As She continued on in this existence, those feelings slowly faded into a hollow numbness. She stopped reaching out to her new neighbors in the government housing project She’d been forced into. All communication with her sister stopped; She no longer had the funds to pay for her family’s attention.
She didn’t leave much of a mark. In her apartment were a hospital bed, a creaking wheelchair, a television, and a third-hand computer on a couple of crates. And She had a shoe box with some of her father’s army mementos. The curtains and window shades were there when She moved in.
The only time she used her computer was to order groceries and prescription refills for Friday deliveries. The television was on just to drown out the sounds of children playing outside, especially when she could hear one of them shout, “Give up, Galactor goons!” Too many things reminded her of what had been crushed out of her. But She found She also had to be careful when the news was on; more and more often there would be footage of public events where a group of people would stand up or step forward, rip off their disguises in unison, and reveal themselves as Galactor henchmen. And then She'd remember. And then She'd cry until She was ill.
The day finally came when the town council decided to have a ceremony marking the fact that the rubble had finally been cleared away and rebuilding was about to begin. It was part healing, part defiance to Galactor. Everyone, especially the survivors, were invited to the amphitheater.
For once, she was going somewhere other than a doctor’s office.
The last time She was in that part of town was . . . how long ago? She was running beside Chris as he made his kite rise in the air.
"One of the aides from the other classes really liked it." he said after he stopped running, "She said she wouldn't be surprised if she saw Gatchaman himself inside!"
"I knew you'd do great!" She replied.
"But it only got Third Place."
"Out of the whole school! And the two kites ahead of yours were from eighth graders. Just think how the other kids five years older than you must've felt when your kite beat theirs!"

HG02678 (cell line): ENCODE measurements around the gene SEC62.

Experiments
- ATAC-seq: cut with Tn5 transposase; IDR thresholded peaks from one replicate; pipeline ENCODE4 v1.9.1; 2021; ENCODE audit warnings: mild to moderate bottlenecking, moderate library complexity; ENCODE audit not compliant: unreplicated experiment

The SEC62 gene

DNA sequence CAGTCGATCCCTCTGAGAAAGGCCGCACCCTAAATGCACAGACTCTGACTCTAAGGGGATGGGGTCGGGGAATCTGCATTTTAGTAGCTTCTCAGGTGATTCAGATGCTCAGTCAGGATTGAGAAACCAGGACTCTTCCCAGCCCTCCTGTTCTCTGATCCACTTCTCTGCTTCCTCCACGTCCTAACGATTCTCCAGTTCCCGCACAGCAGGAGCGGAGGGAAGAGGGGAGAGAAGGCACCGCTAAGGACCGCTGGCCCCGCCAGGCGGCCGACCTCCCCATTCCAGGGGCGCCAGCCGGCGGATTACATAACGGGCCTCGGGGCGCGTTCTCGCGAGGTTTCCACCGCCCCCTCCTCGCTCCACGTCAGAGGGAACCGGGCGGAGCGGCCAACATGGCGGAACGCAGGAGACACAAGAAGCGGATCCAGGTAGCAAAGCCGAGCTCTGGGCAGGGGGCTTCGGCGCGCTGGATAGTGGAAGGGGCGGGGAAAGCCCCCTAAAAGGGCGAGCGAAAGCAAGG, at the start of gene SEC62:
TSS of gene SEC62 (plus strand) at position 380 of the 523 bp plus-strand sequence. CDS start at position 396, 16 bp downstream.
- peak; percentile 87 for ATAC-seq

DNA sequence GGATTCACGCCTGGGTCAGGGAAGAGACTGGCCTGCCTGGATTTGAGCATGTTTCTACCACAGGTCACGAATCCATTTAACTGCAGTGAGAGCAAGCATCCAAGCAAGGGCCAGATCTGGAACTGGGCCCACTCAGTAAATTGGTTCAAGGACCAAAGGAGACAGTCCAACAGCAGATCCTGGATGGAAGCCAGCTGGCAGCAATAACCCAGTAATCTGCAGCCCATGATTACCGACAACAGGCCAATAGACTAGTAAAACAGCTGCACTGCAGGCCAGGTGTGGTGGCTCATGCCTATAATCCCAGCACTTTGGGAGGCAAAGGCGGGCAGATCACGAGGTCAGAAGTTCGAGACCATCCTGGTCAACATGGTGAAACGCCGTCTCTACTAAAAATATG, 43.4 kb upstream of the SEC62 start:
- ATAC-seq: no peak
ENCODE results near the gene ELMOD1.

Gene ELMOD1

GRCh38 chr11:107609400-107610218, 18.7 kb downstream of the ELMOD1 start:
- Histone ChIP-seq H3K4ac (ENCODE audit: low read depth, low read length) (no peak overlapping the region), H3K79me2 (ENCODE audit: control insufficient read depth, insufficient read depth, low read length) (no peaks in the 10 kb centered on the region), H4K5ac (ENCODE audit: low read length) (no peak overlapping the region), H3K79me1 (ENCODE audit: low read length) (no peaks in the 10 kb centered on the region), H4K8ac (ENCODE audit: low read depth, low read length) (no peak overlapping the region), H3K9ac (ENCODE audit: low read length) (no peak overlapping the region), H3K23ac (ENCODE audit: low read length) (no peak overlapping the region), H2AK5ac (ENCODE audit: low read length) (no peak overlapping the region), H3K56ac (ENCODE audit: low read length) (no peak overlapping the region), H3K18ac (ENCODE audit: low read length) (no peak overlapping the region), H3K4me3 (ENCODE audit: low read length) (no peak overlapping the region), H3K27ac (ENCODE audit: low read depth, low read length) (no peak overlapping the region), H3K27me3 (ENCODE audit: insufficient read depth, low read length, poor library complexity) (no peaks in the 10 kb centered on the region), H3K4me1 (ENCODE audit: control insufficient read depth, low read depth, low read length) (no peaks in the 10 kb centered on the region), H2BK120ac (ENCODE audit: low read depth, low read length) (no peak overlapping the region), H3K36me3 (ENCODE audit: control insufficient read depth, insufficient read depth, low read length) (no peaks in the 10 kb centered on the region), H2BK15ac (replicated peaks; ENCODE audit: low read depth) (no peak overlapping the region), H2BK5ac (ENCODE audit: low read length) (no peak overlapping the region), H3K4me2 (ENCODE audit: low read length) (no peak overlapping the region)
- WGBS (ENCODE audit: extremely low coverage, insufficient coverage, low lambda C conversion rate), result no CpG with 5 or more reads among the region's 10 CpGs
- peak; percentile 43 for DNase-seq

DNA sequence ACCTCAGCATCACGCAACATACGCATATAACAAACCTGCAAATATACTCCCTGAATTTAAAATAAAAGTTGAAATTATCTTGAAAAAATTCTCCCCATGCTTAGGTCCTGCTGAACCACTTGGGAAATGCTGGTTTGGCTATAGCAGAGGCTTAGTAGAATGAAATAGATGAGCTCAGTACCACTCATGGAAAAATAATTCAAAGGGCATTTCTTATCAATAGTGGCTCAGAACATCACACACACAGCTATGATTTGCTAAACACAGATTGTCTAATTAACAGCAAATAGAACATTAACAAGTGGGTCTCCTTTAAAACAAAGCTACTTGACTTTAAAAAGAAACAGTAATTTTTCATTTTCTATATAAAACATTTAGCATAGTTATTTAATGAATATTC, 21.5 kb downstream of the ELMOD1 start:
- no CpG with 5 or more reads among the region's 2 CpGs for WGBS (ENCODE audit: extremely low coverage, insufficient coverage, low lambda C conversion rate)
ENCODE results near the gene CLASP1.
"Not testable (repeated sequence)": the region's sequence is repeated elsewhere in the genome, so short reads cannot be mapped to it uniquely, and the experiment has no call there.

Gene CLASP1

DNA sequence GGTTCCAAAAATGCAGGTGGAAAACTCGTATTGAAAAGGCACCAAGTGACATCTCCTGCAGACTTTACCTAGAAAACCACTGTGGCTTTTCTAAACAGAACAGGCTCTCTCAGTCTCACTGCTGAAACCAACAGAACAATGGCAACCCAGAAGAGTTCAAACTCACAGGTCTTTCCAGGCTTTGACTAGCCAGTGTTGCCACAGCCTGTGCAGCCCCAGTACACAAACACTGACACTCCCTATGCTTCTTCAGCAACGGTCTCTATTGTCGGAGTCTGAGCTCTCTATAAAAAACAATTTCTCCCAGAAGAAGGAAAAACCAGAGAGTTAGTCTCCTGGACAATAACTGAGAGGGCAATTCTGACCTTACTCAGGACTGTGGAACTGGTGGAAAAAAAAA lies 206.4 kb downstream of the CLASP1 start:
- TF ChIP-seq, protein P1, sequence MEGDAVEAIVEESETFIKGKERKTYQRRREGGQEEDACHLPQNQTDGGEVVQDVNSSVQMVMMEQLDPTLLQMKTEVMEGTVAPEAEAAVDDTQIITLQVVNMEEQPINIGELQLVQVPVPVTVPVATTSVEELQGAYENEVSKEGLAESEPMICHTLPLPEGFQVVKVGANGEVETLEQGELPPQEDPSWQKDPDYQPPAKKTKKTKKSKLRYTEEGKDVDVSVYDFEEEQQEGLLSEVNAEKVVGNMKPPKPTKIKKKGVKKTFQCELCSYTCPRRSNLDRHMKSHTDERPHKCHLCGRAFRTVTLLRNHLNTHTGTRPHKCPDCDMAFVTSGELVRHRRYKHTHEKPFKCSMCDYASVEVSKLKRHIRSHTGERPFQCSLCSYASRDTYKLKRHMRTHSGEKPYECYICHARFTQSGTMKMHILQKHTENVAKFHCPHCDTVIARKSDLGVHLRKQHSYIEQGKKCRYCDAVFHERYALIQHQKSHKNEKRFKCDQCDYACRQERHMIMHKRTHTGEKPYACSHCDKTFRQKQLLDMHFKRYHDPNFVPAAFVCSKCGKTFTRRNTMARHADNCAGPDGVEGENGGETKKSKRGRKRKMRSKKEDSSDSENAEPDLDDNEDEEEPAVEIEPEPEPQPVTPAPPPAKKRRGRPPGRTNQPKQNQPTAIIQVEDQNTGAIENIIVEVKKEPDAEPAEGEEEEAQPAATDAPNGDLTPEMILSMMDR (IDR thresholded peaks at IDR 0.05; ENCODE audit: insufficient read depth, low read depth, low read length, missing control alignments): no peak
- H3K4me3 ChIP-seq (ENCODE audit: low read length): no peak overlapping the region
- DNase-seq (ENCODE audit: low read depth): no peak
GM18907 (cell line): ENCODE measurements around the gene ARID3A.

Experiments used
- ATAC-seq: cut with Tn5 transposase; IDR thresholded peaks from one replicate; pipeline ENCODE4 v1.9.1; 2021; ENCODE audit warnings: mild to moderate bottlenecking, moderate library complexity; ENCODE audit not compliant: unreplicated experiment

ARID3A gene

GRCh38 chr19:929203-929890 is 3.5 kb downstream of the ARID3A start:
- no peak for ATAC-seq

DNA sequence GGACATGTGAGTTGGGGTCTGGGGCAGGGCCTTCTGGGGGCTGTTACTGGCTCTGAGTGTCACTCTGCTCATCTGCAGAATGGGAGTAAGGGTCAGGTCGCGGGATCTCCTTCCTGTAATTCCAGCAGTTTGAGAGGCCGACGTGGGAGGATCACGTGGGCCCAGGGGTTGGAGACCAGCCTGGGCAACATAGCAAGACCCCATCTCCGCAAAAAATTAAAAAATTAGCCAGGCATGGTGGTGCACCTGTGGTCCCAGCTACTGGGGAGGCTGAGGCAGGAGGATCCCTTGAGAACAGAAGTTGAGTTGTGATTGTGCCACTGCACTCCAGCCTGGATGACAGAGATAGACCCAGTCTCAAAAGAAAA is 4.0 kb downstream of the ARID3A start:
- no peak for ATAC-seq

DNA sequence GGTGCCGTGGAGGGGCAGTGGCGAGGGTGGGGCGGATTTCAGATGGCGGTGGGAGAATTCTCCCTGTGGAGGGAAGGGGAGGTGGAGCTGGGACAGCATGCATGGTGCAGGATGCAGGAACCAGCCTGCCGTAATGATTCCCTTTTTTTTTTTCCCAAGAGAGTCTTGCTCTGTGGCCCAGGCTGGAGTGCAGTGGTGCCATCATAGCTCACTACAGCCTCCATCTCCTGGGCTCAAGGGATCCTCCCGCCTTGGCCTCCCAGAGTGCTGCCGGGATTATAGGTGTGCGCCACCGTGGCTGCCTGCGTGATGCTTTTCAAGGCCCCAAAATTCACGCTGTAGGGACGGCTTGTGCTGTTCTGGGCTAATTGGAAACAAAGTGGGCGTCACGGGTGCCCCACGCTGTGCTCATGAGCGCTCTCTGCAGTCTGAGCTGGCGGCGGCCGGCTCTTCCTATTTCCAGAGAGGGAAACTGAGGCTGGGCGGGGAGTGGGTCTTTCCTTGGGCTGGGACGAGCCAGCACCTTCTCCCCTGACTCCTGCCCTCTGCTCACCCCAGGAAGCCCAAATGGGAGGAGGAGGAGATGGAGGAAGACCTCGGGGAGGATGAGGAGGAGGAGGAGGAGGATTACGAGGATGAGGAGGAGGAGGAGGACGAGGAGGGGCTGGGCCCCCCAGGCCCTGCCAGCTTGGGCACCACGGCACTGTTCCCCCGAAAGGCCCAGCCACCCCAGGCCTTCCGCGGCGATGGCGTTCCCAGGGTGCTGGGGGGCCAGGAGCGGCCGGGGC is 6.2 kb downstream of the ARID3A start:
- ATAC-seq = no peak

"I didn't think of it like that."
"Now, you'd better be careful -- if that kite goes too high, you might hit the real God Phoenix!"
She had to beat down more memories as the wheelchair lift hoisted her onto the bus; several neighborhood kids were running around with bath towels tied around their necks, chasing after several other kids wearing green and carrying toy rifles. She tried to take comfort in the feel of the army memento in her jacket pocket.
The amphitheater was on the edge of town, between the flood wall and the river bank. She chose to stay on the walkway on top of the flood wall. Every few yards was a security guard with a high-powered rifle. They gave her the same regard as everyone else did.
The view of the amphitheater with the sun-kissed river behind it and a few barges slowly floating by made her forget her pain for a moment.
A movement to her right caught her attention. A security guard was struggling to take off his shirt while holding on to his rifle. She then noticed the green uniform underneath. He wasn't as coordinated as the clips on tv. . .
Even better, she thought. She pulled the pistol out of her jacket pocket, closed her eyes, and pulled the trigger. She didn't have to hit any one . . .
She knew her chair had tipped over and she fell out. She was sure she’d been hit by gunfire, but she couldn’t tell the new pains from the old. She closed her eyes, and She heard screaming in the distance.
And She saw it again – the sparks that came from the saw cutting through the car frame. The glimpse of sky as She was pulled out of the wreckage. The huge, brown metal claw that had utterly flattened the rest of the car. Part of Christopher’s school bag hanging out of what was a window.
She heard a boy’s voice, but it seemed as though he was talking to her through a cotton-lined air duct.
Marie opened her eyes, and saw the boy’s face behind a yellow visor. She couldn’t make out what he was saying, though the concern was evident.
“Sorry,” Marie said, “I thought you were Chris. . .”